Hi there! Today’s post addresses the volcanic activity of Io, you know, this very active large satellite of Jupiter. It appears from long-term observations that this activity is somehow periodic. This is not truly a new result, but the study I present you enriches the database of observations to refine the measurement of the relevant period. This study is entitled Three decades of Loki Patera observations, by I. de Pater, K. de Kleer, A.G. Davies and M. Ádámkovics, and has been recently accepted for publication in Icarus.
Io is one the Galilean satellites of Jupiter. it was discovered in 1610 by Galileo Galilei, when he pointed its telescope to Jupiter. It is the innermost of them, with a semimajor axis of 422,000 km, and a orbital period of 1 day and 18 hours. Its mean radius is 1,822 km.
Io has been visited by the spacecrafts Pioneer 10 and 11, Voyager 1 and 2, Galileo, Cassini and New Horizons, Galileo being the only one of these missions to have orbited Jupiter. The first images of the surface of Io are due to Voyager 1. As most of the natural satellites in our Solar System, it rotates synchronously, permanently showing the same face to a fictitious jovian observer.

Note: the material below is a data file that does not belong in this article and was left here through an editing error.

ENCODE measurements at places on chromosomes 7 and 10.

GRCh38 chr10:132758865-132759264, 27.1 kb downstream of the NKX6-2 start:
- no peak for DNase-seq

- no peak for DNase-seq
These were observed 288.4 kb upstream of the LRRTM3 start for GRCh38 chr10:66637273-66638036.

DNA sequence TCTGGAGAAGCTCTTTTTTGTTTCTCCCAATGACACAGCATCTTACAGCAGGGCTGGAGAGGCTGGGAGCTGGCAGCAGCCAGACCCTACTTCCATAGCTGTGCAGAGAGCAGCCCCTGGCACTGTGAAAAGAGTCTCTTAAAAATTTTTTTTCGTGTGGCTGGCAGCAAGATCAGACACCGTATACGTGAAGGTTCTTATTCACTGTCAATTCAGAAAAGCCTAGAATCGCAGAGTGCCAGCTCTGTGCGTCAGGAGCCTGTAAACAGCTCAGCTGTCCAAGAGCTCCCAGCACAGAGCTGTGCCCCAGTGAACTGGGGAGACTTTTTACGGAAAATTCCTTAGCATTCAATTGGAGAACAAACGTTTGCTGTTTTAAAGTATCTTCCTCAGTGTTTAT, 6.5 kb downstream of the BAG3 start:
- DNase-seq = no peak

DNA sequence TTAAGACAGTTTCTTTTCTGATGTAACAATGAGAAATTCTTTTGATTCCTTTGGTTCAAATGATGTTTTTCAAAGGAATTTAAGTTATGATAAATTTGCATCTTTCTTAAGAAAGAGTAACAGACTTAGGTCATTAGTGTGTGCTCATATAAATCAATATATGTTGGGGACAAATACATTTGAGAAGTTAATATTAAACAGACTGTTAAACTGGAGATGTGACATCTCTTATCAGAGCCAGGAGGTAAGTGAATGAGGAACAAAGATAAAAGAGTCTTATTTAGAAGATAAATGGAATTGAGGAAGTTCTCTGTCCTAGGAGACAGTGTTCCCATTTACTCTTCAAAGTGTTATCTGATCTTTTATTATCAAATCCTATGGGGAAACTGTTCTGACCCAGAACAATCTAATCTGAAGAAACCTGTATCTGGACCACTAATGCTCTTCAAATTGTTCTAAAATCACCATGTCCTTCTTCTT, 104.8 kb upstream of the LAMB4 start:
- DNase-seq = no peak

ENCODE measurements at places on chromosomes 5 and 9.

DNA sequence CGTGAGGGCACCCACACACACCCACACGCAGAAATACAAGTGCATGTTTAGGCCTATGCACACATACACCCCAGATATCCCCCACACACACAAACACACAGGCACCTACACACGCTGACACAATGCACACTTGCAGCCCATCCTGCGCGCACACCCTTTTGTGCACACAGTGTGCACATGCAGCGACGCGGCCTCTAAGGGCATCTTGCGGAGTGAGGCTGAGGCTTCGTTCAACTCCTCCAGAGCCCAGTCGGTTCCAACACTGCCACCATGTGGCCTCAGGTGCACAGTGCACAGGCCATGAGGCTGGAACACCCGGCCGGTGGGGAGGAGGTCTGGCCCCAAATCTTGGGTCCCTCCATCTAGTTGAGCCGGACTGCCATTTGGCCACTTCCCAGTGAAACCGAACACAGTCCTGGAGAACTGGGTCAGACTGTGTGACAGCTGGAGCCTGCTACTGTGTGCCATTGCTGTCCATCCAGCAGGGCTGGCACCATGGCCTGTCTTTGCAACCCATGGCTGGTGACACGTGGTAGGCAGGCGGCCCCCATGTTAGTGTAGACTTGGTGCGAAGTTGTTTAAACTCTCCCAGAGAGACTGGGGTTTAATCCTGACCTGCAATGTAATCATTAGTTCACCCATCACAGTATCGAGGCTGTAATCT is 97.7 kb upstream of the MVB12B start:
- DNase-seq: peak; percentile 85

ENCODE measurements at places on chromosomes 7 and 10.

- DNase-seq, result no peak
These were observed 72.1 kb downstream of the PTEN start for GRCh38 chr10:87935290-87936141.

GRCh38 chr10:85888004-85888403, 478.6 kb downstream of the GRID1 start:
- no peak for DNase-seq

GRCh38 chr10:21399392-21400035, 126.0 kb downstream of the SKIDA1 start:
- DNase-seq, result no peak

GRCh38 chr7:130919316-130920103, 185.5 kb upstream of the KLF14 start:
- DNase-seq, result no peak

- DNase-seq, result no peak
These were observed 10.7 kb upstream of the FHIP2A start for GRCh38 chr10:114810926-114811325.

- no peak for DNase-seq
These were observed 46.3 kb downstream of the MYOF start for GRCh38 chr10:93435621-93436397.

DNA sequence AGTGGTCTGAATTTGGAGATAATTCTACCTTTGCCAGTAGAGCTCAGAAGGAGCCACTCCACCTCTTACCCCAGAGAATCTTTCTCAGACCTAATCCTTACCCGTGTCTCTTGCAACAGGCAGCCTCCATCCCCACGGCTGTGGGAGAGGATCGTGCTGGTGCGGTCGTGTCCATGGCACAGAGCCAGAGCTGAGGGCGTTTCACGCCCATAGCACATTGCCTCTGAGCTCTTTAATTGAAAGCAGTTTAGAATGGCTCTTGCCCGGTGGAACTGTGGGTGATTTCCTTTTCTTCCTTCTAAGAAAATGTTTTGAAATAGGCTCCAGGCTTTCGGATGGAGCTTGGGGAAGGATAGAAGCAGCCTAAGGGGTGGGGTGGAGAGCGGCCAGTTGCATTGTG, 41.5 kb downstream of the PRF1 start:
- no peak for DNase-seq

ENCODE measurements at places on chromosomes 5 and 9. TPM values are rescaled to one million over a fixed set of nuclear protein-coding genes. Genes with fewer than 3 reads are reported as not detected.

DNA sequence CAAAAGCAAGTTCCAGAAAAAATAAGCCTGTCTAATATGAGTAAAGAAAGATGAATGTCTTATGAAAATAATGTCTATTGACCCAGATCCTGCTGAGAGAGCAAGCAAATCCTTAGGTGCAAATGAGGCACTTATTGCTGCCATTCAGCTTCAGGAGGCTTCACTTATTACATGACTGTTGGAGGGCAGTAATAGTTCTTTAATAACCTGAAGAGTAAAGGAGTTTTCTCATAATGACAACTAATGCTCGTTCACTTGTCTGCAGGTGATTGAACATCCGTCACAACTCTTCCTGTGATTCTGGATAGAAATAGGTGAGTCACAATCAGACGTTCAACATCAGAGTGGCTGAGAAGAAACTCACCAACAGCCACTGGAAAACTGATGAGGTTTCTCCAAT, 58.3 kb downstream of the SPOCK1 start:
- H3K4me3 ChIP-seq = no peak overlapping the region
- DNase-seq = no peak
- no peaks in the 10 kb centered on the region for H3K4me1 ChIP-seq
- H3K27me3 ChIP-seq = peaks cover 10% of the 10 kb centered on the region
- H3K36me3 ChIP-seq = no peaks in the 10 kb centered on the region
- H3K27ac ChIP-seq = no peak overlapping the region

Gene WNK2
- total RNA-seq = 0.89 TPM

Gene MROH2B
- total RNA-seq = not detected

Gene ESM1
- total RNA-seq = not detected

Its orbital dynamics in interesting, since it is locked in a 1:2:4 three-body mean motion resonance (MMR), with Europa and Ganymede. This means that during 4 orbits of Ganymede, Europa makes exactly two, and Io 4. While two-body MMR are ubiquitous in the Solar System, this is the only known occurrence of a three-body MMR, which is favored by the significant masses of these three bodies.
Such a resonance is supposed to raise the orbital eccentricity, elongating the orbit. Nevertheless, it appears that the eccentricity of Io is small, i.e. 0.0041, on average. How can this be possible? Because there is a huge dissipation of energy in Io.
Volcanoes on Io
This energy dissipation appears as many volcanoes, which activities can now be monitored from the Earth. When active, they appear as hot spots on infrared images. More than 150 volcanoes have been identified so far, among them are Loki, Pele, Prometheus, Tvashtar…